East of Faro – The Other Side of Portugal’s Algarve

| February 16, 2015

If you thought that the Algarve was all about boozed up Brits beached in bloated resorts and gorging on fried breakfasts in Union Jack flag clad bars then you might want to take another look at this sun-drenched oasis. Away from the popular mass market resorts another Algarve awaits of slick resort hotels, charming villages, remote beaches on uninhabited islands and authentic restaurants that lie sprinkled along one of Europe’s most dramatic coastlines.

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Olhao Waterfront @Robin McKelvie

Even the most popular resorts in the Algarve, like Albufeira and Lagos, have started to clean up their act in recent years and beyond them lies a corner of Europe blessed not only with year round warmth, but that is also home to tantalising Roman and Moorish ghosts, as well as the beguiling legacy of the days when Portugal ruled the waves from these very shores. In those days the Portuguese empire stretched as far as Goa and Macau and teasing snatches of that grandeur still flicker into view along the coast.

My exploration started at Vila Vita Parc (www.vilavitaparc.com). I’ve been coming to southern Portugal as a travel writer for fifteen years now and this remains my favourite hotel. Their secret swirls around seamless service, the personal touch and constantly evolving. A two Michelin star restaurant, award winning spa and a private beach also help. Just before this visit they had refurbished the main building and many rooms, as well as replenishing the lush subtropical gardens that ease off down towards the Atlantic.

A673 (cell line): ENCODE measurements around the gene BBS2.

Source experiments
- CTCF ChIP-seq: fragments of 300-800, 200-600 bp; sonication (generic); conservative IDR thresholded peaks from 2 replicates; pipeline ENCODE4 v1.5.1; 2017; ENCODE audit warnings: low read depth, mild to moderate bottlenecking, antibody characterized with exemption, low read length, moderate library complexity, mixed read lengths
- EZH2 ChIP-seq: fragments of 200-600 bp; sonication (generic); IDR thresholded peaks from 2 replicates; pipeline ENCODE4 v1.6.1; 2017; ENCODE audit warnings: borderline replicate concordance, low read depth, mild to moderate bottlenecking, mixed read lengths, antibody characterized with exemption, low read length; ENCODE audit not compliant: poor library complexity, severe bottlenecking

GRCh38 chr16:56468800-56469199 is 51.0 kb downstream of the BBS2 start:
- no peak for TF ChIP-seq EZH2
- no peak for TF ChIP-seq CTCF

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Beach at Vila Vita Parc @Robin McKelvie

 

Some resort hotels at the top end tend to either try to palm off families or, even worse, treat them as patronised second class citizens. That doesn’t happen at Vila Vita Parc as they offer dedicated family packages that include toys in bedrooms, wee dressing gowns and a day at nearby ZooMarine, the region’s star family attraction, with its mix of water park fun and dolphin and sea lion shows.

It was time now to leave this slick five star cocoon and explore the other Algarve further east of Faro Airport – most of the resorts lie to the west. Olhao is less than a half an hour drive from Faro, but this laidback old fishing town is a world away from the resorts. The waterfront bursts alive every morning as the local fishing fleet bustles in and the grand old fish market – the handiwork of a certain Mr Gustav Eiffel – overflows with myriad fish and shellfish.

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The McKelvies on the Olhao Waterfront @Robin McKelvie

 

Edge back from the waterfront and little restaurants dish up their ‘prato do dia’, almost always fresh fish, and the seafood delights make their way into the cataplana, the local version of bouillabaisse. I wandered a few streets further into the warren like old quarter and gone were foreign voices, with little family run shops and tumbledown cafes plying their trade amongst a rich collage of buildings charmingly the wrong side of faded grandeur. Tourism may not be far off, though, as I stayed at the Real Marina (www.real-marina.com), a flash new hotel and apartment complex that reclines just back from the waterfront.